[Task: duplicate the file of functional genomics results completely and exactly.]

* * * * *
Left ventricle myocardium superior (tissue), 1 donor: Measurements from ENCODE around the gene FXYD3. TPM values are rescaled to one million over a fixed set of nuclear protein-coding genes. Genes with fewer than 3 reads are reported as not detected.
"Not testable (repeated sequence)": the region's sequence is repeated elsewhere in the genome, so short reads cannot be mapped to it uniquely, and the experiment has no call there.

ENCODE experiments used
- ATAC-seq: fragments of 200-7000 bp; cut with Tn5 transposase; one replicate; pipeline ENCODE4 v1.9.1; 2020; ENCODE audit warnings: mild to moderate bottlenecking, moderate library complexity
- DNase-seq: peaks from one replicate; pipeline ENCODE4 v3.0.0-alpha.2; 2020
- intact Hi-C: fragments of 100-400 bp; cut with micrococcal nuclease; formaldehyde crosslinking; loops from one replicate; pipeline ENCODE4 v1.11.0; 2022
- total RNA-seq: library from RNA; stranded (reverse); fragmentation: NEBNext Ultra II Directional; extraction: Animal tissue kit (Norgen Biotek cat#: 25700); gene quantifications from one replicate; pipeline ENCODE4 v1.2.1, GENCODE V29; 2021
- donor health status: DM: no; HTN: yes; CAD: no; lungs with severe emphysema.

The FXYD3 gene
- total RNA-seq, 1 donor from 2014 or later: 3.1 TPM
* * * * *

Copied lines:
Left ventricle myocardium superior (tissue), 1 donor: Measurements from ENCODE around the gene FXYD3. TPM values are rescaled to one million over a fixed set of nuclear protein-coding genes. Genes with fewer than 3 reads are reported as not detected.
"Not testable (repeated sequence)": the region's sequence is repeated elsewhere in the genome, so short reads cannot be mapped to it uniquely, and the experiment has no call there.

ENCODE experiments used
- ATAC-seq: fragments of 200-7000 bp; cut with Tn5 transposase; one replicate; pipeline ENCODE4 v1.9.1; 2020; ENCODE audit warnings: mild to moderate bottlenecking, moderate library complexity
- DNase-seq: peaks from one replicate; pipeline ENCODE4 v3.0.0-alpha.2; 2020
- intact Hi-C: fragments of 100-400 bp; cut with micrococcal nuclease; formaldehyde crosslinking; loops from one replicate; pipeline ENCODE4 v1.11.0; 2022
- total RNA-seq: library from RNA; stranded (reverse); fragmentation: NEBNext Ultra II Directional; extraction: Animal tissue kit (Norgen Biotek cat#: 25700); gene quantifications from one replicate; pipeline ENCODE4 v1.2.1, GENCODE V29; 2021
- donor health status: DM: no; HTN: yes; CAD: no; lungs with severe emphysema.

The FXYD3 gene
- total RNA-seq, 1 donor from 2014 or later: 3.1 TPM